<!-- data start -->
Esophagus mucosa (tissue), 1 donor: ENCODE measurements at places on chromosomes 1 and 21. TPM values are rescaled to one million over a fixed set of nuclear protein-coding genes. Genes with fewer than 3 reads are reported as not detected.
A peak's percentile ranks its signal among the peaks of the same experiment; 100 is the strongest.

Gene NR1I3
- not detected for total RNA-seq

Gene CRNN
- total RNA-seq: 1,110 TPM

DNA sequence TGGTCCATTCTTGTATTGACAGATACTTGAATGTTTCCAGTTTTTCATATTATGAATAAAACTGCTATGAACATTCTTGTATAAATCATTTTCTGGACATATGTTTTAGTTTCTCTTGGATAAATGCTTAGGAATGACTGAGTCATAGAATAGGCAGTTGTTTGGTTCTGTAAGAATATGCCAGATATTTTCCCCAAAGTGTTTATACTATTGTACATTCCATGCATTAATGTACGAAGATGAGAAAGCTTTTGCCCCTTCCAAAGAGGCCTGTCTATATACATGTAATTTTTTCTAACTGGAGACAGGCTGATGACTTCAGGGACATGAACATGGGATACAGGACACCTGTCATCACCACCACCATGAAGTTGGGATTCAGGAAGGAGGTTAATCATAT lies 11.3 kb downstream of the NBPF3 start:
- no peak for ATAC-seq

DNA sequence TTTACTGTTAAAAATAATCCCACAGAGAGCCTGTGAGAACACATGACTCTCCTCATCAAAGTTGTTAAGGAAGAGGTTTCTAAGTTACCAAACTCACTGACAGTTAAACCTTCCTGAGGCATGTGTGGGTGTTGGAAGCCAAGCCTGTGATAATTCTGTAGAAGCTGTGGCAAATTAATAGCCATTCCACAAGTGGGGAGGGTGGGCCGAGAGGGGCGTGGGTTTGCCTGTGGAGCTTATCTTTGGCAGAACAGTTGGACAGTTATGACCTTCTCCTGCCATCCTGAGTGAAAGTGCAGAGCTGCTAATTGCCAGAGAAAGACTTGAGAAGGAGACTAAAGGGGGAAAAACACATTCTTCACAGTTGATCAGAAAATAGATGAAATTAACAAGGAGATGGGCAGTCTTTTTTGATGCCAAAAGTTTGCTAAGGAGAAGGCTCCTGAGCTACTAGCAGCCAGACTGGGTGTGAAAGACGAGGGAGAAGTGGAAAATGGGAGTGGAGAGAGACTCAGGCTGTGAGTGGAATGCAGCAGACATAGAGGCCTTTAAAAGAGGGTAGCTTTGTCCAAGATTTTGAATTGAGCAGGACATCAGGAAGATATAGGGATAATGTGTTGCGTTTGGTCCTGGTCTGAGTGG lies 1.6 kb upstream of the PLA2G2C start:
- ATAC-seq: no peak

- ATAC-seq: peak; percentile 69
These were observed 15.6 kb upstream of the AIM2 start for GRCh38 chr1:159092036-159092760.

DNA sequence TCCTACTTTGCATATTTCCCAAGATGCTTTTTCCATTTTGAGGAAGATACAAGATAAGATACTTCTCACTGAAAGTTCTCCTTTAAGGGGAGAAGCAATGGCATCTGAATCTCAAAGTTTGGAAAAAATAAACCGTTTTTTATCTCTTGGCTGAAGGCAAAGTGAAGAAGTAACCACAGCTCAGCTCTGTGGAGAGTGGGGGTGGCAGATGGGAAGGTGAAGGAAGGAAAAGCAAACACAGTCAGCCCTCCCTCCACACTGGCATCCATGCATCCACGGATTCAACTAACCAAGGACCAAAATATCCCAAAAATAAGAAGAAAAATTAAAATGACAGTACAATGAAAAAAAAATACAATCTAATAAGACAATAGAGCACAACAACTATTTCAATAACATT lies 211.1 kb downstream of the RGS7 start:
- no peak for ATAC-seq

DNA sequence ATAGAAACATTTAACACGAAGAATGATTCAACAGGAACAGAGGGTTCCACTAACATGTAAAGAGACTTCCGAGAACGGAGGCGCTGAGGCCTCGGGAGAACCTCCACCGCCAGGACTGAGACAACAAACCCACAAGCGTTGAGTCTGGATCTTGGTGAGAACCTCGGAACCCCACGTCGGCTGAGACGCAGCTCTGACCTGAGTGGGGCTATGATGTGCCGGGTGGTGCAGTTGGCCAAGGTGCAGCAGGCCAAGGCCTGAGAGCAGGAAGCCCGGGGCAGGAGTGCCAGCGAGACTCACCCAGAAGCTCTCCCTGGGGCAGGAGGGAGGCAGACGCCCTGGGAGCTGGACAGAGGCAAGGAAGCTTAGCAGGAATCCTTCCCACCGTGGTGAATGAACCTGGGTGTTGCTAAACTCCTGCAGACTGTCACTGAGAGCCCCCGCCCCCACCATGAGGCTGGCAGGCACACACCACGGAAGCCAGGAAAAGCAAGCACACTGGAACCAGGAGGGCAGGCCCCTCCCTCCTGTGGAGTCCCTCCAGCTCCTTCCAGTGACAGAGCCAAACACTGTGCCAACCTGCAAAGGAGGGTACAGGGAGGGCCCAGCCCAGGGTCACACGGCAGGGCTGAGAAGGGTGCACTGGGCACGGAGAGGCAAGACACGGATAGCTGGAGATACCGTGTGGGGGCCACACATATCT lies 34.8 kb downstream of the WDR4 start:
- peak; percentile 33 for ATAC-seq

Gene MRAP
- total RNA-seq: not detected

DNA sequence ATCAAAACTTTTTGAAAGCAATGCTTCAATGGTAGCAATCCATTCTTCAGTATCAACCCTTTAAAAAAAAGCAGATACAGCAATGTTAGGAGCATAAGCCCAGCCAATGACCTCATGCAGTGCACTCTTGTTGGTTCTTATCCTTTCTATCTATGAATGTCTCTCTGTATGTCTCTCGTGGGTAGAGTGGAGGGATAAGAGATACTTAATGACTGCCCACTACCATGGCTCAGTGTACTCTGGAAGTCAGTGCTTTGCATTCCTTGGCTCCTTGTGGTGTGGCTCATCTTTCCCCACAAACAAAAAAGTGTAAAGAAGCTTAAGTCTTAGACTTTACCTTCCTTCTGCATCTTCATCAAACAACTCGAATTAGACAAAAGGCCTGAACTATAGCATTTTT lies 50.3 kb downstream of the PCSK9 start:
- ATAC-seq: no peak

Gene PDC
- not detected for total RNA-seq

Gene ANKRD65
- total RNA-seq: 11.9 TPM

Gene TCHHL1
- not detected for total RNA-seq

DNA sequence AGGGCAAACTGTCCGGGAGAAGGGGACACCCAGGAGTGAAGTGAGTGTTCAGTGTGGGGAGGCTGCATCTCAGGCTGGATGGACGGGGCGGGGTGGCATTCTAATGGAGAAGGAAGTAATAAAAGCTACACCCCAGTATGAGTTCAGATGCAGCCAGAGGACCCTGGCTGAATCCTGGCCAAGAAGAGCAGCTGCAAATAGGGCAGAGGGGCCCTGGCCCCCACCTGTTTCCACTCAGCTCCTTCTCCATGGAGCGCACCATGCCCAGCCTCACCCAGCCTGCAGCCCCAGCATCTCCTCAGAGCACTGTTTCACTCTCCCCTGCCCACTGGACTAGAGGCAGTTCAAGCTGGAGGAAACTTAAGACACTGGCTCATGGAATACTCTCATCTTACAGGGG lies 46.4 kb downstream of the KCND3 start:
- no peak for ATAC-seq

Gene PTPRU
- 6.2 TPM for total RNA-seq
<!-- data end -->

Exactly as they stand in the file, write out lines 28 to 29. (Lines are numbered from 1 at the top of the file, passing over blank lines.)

- no peak for ATAC-seq

Gene PTPRU